Science and Tech: Human genome and a robot that is faster than you

Brendan Kergin, Arts & Entertainment Editor Ω

Human Genome

When the Human Genome Project wrapped up its mapping project in 2003, there seemed to be some excess at the end of a person’s genetic code.

At least some of those sections are being looked at closer and a study released in the journal Science appears to have found a purpose for those extra bits. Instead of each gene being an on/off switch for different traits, it seems that sections of the code do this and each variation gene has a much more subtle affect on the overall organism.

This may help clarify an issue genetic disease researchers have been looking into for some time. Once the genome could be mapped, they started looking for common variations that would explain who got certain diseases. There had been little success in this. Now there is the possibility a section of code with a few different combinations can lead to disease instead of one gene having the variation.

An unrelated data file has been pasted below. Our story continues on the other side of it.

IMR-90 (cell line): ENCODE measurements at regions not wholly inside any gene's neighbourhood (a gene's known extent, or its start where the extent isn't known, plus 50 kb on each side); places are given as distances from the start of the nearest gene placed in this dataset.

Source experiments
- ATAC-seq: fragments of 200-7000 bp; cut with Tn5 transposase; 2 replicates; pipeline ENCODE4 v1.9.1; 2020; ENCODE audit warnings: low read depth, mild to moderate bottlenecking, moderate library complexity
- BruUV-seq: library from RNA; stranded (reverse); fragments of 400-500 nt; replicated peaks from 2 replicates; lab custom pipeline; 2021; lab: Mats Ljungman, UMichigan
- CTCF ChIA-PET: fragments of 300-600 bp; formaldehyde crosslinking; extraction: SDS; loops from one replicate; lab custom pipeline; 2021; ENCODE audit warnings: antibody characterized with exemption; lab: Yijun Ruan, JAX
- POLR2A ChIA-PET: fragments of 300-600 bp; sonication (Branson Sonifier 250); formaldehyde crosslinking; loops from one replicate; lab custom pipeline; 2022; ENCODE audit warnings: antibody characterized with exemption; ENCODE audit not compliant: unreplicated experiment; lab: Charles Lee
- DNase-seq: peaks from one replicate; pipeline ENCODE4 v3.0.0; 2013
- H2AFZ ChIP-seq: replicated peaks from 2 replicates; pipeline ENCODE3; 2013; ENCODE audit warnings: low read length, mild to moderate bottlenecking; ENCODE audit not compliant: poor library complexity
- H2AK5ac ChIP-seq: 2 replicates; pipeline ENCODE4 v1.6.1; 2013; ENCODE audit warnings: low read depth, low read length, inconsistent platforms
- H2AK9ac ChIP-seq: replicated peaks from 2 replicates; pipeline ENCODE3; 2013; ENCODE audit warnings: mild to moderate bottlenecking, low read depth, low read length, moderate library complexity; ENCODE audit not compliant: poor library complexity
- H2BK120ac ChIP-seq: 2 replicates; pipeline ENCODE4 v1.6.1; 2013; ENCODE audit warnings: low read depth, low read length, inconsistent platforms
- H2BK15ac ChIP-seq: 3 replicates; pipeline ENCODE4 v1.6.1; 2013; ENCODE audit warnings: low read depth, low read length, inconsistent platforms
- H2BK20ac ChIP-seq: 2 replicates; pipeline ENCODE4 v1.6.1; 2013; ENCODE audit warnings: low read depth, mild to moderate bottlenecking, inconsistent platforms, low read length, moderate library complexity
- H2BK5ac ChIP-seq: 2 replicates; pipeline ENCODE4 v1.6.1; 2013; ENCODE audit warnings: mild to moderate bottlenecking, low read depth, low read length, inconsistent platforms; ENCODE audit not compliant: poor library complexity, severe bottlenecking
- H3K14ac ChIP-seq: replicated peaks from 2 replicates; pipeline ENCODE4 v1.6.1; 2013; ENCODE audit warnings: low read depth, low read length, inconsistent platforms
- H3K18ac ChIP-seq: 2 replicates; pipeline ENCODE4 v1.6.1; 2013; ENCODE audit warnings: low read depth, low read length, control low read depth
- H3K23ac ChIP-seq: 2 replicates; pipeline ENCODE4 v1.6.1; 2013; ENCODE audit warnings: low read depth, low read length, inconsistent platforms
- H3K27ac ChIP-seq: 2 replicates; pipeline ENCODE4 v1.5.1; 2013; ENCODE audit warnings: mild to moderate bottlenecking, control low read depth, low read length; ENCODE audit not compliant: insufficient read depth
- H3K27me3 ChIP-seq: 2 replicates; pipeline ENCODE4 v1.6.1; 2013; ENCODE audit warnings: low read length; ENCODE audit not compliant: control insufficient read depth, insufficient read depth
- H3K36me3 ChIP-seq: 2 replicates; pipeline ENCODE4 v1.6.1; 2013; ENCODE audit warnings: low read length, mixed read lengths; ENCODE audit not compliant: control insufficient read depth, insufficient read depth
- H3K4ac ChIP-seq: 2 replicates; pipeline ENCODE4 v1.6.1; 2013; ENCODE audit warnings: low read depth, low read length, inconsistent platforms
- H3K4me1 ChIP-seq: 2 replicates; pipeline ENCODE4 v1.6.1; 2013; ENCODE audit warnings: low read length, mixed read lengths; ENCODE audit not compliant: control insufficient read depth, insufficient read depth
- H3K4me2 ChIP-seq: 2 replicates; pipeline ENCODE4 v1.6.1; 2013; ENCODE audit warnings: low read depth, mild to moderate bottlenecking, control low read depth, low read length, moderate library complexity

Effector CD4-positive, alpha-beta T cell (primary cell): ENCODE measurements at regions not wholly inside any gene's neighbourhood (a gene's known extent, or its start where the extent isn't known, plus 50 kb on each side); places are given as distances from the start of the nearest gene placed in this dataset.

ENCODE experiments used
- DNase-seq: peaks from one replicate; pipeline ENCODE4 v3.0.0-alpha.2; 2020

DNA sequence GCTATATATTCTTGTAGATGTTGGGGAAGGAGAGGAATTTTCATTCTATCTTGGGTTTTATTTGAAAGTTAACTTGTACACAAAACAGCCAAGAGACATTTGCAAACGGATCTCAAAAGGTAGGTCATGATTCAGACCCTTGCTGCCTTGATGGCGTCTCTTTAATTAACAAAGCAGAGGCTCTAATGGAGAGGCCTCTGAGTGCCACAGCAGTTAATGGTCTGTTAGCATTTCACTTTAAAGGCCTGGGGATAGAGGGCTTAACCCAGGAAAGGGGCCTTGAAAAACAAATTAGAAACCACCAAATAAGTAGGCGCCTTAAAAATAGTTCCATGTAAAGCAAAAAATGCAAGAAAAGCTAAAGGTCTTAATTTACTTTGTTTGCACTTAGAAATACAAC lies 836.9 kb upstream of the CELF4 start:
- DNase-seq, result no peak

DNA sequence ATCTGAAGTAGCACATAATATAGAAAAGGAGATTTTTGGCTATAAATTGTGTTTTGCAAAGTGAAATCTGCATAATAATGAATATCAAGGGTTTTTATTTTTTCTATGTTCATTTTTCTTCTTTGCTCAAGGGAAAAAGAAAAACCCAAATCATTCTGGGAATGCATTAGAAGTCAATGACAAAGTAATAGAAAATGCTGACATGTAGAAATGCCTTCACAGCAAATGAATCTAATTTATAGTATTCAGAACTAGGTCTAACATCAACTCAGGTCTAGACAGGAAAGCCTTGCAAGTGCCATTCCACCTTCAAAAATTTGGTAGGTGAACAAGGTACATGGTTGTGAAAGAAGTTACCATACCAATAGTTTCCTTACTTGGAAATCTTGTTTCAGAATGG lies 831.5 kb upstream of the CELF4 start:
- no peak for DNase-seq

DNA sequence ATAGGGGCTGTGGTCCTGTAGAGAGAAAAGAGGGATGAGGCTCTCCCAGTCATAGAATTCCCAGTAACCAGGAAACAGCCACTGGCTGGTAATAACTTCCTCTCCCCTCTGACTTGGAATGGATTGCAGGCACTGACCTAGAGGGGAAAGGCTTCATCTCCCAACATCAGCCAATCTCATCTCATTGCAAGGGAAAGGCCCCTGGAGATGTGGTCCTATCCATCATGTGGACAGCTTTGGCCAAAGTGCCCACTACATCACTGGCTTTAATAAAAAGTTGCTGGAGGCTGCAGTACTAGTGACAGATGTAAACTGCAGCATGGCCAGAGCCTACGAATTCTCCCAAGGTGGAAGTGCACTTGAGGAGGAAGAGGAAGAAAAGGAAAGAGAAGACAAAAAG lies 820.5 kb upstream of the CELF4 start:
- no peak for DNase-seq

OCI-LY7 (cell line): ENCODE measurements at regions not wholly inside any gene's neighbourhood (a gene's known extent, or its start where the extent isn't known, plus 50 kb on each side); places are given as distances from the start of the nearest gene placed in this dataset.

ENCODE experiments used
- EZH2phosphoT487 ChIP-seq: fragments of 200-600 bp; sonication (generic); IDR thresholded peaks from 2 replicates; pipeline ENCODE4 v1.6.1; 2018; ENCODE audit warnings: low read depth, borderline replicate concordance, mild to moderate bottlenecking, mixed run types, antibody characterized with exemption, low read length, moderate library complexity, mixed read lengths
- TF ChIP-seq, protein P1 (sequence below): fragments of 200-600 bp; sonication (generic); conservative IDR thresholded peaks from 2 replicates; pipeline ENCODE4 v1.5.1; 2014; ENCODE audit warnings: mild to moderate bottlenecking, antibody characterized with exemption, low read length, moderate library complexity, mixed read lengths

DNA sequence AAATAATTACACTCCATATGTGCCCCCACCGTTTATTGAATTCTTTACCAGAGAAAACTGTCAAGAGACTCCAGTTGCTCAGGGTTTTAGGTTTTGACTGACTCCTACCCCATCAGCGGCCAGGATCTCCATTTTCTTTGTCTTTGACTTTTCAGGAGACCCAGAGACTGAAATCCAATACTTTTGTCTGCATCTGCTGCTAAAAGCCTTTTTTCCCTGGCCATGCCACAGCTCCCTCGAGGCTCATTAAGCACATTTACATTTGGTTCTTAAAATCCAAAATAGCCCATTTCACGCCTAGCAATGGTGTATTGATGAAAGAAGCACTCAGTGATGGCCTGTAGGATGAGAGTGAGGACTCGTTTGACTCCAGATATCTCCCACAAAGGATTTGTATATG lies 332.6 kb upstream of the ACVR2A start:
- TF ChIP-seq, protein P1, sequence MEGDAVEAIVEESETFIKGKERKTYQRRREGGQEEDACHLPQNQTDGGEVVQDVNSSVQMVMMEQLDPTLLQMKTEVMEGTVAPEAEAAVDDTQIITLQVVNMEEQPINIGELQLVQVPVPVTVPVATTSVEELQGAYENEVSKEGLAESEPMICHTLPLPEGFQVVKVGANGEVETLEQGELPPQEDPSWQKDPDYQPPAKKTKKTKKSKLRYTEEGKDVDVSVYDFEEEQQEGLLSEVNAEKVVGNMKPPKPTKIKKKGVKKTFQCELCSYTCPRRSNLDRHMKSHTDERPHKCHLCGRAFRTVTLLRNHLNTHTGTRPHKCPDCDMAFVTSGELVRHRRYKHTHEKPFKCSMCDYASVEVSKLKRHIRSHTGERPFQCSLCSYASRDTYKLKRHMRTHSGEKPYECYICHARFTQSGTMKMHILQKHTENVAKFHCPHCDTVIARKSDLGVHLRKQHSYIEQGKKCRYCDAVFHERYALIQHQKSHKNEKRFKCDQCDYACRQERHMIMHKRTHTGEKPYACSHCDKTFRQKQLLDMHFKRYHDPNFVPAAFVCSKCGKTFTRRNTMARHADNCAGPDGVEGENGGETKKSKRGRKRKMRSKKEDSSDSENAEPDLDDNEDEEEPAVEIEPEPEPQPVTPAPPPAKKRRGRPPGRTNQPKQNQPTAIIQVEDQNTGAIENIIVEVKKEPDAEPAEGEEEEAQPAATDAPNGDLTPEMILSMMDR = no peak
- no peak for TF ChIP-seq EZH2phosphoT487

Fast Robot

There is a robot that runs faster than you.

The United States Defense Advanced Research Project Agency (DARPA) has developed a machine capable of running on four legs, with the front two legs synchronized followed by the back two running together. It recently hit 45.5km/h (28.3 m.p.h.). Luckily for humans worried about a Terminator/Matrix future, the bot ran on a treadmill in a straight line, was contained in a lab and wasn’t completely wireless.

The project is working on the robot (called Cheetah) in an effort to create a robot not reliant on wheels. While in the ocean or air, drones and bots don’t have to worry about tricky situations like stairs, or rubble, but in most of the places humans live there’s usually debris or unusual surfaces we use our feet to navigate. Wheels and tracks used in the field are good, but can be limiting or thwarted by a short fence. While some robots have had the ability to walk for a while, the pace has never been very quick.

There is a video of Cheetah making the run. While it looks goofy in motion and more like it’s grasping with claws at the ground, it doesn’t take too much imagination to see it actually working.

Cheetah is still in the lab and not field-ready by a long shot, but this is a notable and symbolic landmark for an expanding field.